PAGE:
US envoy: War games our devotion to peace
The annual Balikatan military exercises between the Philippines and the United States are about “working together in the spirit of the Mutual Defense Treaty” and in keeping with the two allies’ “heightened cooperation on the breadth of bilateral, regional and global issues,” US Ambassador to Manila Harry Thomas Jr. said Wednesday.
The war games are “about our common devotion to peace that has sustained our alliance through the years,” Thomas said in a statement from the US Embassy.
“Over many decades, we have forged an enduring friendship and this experience can only make it stronger,” Thomas said.
He added: “With our 28th Balikatan, we may all rest assured that when our two militaries carry out a mission together, the result will be far greater than the sum of its parts. In other words, we accomplish together what we could never accomplish by ourselves. And that is what this endeavor is all about. Shoulder to shoulder, magka-Balikatan.”
Asean members, too
Apart from the 2,300 Philippine troops and 4,500 US soldiers, several dozen participants from the Association of Southeast Asian Nations and from other partner countries are also taking part in the military exercises, Thomas said.
“This gathering represents an incalculable number of hours spent planning, bringing together the necessary assets and simply getting themselves here,” Thomas said. “But the numbers do not tell the whole story. True to the meaning of Balikatan, this exercise is about a great partnership between the Philippines and the US,” he said.
“This is about working together in the spirit of our 61-year-old Mutual Defense Treaty,” Thomas added.
For its part, the Armed Forces of the Philippines said Balikatan was “designed to enhance both military forces’ interoperability not only in traditional military training but also in reaching out to communities in need of urgent assistance.”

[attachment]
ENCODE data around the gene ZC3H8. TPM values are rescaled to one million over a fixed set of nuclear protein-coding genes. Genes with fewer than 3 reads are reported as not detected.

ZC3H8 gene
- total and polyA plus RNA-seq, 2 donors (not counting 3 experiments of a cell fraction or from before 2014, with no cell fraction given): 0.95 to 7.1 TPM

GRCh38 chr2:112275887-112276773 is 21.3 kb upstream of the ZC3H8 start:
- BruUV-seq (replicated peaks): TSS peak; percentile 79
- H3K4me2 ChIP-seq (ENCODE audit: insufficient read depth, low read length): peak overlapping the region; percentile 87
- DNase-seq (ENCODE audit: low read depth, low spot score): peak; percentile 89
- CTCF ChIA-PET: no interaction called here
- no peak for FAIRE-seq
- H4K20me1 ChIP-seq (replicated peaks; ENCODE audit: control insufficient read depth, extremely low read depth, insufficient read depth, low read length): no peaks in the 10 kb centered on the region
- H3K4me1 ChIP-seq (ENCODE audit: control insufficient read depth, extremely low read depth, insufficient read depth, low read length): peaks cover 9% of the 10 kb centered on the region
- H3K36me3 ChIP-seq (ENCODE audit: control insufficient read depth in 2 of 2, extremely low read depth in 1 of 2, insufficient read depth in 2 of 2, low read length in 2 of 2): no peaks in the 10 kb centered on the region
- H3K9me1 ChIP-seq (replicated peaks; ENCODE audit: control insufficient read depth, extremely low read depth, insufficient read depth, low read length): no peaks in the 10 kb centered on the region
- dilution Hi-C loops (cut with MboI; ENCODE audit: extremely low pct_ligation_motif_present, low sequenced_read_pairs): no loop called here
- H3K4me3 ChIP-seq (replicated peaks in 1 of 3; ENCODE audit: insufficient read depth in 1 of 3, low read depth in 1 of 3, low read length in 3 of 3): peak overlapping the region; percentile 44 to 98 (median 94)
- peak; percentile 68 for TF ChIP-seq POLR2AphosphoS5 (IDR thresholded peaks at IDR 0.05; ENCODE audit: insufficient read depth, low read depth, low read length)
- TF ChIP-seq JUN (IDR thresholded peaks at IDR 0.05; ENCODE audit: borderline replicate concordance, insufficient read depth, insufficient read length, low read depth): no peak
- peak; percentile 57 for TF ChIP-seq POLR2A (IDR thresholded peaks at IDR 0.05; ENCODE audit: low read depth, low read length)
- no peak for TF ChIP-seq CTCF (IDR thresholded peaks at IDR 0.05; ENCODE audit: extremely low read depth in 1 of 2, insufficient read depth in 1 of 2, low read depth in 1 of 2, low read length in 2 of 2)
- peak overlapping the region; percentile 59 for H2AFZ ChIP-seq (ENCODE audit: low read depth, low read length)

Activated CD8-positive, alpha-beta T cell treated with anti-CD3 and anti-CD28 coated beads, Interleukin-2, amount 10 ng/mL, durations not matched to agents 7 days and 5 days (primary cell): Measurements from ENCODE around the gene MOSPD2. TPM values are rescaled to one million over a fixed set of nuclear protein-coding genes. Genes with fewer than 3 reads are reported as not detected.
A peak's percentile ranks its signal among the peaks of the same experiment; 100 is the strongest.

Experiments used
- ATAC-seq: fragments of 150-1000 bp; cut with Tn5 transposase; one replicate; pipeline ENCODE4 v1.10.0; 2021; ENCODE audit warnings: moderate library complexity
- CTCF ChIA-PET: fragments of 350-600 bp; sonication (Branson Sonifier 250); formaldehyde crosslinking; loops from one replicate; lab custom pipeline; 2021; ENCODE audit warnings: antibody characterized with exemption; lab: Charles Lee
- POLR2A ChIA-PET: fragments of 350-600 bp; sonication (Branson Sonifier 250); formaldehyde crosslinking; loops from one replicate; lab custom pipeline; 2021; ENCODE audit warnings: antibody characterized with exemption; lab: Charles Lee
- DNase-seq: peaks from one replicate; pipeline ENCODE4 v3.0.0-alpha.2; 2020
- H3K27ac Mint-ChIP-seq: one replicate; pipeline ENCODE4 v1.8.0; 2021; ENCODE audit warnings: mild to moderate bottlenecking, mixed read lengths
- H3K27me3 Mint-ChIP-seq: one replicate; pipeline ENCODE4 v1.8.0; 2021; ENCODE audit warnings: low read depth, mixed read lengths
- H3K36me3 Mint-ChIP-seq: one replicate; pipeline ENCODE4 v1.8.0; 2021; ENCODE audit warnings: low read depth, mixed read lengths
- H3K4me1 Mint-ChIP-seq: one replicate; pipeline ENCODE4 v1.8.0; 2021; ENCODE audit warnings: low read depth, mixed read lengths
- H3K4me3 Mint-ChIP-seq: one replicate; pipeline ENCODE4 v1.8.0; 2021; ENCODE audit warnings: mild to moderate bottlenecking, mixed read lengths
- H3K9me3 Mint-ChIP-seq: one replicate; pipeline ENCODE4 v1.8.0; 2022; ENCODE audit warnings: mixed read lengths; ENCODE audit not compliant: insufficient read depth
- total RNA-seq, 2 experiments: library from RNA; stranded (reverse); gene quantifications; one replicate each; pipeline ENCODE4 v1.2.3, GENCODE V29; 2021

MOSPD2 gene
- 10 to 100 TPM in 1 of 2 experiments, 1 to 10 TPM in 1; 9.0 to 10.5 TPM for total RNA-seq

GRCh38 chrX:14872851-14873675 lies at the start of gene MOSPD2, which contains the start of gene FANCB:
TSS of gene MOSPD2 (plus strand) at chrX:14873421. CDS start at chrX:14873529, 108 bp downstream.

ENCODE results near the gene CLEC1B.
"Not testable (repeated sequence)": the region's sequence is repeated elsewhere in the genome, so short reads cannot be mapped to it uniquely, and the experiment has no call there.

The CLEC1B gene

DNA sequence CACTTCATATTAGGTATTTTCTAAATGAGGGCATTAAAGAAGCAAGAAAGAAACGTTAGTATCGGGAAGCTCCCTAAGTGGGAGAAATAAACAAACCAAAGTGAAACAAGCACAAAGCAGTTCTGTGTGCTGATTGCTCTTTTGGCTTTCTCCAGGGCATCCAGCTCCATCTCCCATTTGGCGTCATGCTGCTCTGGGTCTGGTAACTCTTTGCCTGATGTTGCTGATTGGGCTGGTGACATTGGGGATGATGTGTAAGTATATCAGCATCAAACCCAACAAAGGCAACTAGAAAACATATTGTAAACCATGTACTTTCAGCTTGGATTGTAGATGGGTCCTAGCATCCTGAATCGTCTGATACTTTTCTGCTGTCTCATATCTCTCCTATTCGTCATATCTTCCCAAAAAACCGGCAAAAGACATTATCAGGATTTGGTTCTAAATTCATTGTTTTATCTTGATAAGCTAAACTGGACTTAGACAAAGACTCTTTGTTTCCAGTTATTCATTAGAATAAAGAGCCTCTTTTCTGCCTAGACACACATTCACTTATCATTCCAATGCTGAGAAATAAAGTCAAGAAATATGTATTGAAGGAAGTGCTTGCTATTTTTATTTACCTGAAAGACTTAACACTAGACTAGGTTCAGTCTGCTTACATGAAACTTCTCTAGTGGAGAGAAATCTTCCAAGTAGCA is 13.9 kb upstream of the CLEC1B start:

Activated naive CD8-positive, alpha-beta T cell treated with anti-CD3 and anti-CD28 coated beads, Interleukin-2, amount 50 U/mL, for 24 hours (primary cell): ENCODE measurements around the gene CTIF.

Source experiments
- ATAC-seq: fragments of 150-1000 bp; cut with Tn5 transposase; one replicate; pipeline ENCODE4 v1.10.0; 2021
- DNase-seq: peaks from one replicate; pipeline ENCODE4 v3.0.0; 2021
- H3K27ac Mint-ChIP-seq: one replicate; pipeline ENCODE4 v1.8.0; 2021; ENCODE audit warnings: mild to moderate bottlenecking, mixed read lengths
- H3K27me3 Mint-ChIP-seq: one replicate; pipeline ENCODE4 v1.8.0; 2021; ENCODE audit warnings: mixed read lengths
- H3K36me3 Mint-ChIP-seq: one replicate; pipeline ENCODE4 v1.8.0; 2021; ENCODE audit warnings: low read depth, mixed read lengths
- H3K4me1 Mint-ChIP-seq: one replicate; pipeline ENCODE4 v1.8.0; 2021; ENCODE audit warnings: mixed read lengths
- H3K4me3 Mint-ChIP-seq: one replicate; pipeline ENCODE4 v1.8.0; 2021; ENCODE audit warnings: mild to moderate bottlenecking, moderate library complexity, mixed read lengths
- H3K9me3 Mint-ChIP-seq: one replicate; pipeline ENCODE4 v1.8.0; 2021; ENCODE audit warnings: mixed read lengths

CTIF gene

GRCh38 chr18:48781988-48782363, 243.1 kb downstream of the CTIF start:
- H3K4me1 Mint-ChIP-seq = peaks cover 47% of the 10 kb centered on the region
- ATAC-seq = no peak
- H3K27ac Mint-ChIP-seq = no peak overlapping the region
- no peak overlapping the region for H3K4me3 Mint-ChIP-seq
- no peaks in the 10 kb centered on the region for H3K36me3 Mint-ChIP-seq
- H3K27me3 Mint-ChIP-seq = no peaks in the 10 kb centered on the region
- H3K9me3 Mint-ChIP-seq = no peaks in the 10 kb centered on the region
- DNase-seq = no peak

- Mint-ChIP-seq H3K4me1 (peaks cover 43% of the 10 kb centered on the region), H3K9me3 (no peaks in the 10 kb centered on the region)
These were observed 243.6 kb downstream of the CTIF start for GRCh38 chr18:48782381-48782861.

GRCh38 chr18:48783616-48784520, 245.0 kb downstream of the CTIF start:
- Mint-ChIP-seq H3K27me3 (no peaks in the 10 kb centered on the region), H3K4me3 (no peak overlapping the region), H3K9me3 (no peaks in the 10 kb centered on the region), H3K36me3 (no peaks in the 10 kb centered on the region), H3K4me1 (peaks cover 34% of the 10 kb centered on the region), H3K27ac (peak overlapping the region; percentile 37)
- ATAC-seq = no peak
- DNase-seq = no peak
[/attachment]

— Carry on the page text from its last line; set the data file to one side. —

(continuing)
Running from April 16 to 27, the joint military exercises kicked off on Monday amid a standoff between the Philippines and China at Panatag Shoal, internationally known as Scarborough Shoal, in the West Philippine Sea (South China Sea).
This year’s Balikatan includes field training exercises on counterterrorism and maritime security in Palawan province; medical aid and jungle survival in the provinces of Nueva Ecija and Pampanga, and humanitarian aid and disaster response in Camp Aguinaldo, Quezon City.
As in past years, the two forces will work on civic projects, such as building classrooms, and conducting medical and dental missions in the communities hosting the exercises.
The first major field exercises will take place on April 21. The exercises will be held at Fort Magsaysay, the sprawling Army training camp in Nueva Ecija.
The Philippine exercises spokesperson, Major Emmanuel Garcia, said the joint training would include combat-casualty evacuation, platoon force on force, explosive-ordnance operations and community relations.
On April 24, further exercises are scheduled to be conducted in Fort Magsaysay.
Aside from the previous exercises, live-fire exercises, medical training and simulated combat are to be conducted.
The exercises in Palawan will start on April 22 with a bilateral boat raid. An amphibious raid exercise will be conducted on April 25.
The nine-day large-scale bilateral exercises will end on April 25.
On Monday, the militant groups Bagong Alyansang Makabayan (Bayan) and the International League of People’s Struggles launched a series of mass actions across the country to protest the Balikatan exercises.
Bayan secretary general Renato Reyes Jr. said Balikatan was “but part of a bigger design to make American troops a permanent fixture in the Philippines even without any formal basing treaty.”
“The hype surrounding the failed North Korean rocket launch and the US statements on the dispute in the South China Sea are clearly intended to justify the permanent presence of American troops in Philippine territory and the region,” Reyes said. Reports from Jerry E. Esplanada and Dona Z. Pazzibugan
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